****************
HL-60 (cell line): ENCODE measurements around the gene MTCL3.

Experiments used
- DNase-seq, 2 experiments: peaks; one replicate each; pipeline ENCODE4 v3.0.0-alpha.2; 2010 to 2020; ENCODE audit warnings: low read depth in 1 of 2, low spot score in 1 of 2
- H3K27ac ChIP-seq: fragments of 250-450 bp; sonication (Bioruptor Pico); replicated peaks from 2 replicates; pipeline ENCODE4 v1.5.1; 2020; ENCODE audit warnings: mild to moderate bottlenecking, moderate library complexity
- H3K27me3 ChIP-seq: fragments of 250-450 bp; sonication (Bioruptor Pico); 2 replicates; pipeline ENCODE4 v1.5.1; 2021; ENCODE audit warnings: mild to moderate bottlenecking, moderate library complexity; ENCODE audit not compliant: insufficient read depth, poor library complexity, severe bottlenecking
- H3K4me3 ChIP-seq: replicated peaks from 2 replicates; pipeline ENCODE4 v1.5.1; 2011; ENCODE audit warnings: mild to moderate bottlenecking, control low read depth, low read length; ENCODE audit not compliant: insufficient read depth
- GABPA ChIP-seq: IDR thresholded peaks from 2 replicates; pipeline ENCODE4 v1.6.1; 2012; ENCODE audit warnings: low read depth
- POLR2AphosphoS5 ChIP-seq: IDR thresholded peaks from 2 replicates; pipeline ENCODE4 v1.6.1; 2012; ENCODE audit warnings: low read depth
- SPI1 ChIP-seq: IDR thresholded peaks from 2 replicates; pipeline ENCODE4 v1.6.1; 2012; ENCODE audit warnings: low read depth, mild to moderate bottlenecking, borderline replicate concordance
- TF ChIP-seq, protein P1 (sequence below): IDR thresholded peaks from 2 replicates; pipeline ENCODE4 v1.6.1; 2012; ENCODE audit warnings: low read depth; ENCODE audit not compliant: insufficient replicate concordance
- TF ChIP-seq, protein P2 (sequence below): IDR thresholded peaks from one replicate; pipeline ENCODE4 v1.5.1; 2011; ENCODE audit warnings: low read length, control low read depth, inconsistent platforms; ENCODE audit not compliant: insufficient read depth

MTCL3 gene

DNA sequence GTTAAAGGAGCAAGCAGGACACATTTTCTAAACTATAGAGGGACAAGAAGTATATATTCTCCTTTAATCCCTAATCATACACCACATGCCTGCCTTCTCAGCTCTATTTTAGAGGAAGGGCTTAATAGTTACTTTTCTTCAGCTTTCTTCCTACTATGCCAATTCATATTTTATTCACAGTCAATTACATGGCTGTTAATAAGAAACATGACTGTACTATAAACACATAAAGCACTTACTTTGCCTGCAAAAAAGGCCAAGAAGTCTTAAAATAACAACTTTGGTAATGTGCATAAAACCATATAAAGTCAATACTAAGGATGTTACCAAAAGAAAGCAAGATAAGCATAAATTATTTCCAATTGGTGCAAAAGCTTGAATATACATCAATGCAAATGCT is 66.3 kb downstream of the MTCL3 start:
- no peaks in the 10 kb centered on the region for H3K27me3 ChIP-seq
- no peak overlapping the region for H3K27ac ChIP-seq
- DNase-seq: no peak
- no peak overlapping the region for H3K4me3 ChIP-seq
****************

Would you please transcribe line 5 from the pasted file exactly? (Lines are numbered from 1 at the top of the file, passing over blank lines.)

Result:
- H3K27me3 ChIP-seq: fragments of 250-450 bp; sonication (Bioruptor Pico); 2 replicates; pipeline ENCODE4 v1.5.1; 2021; ENCODE audit warnings: mild to moderate bottlenecking, moderate library complexity; ENCODE audit not compliant: insufficient read depth, poor library complexity, severe bottlenecking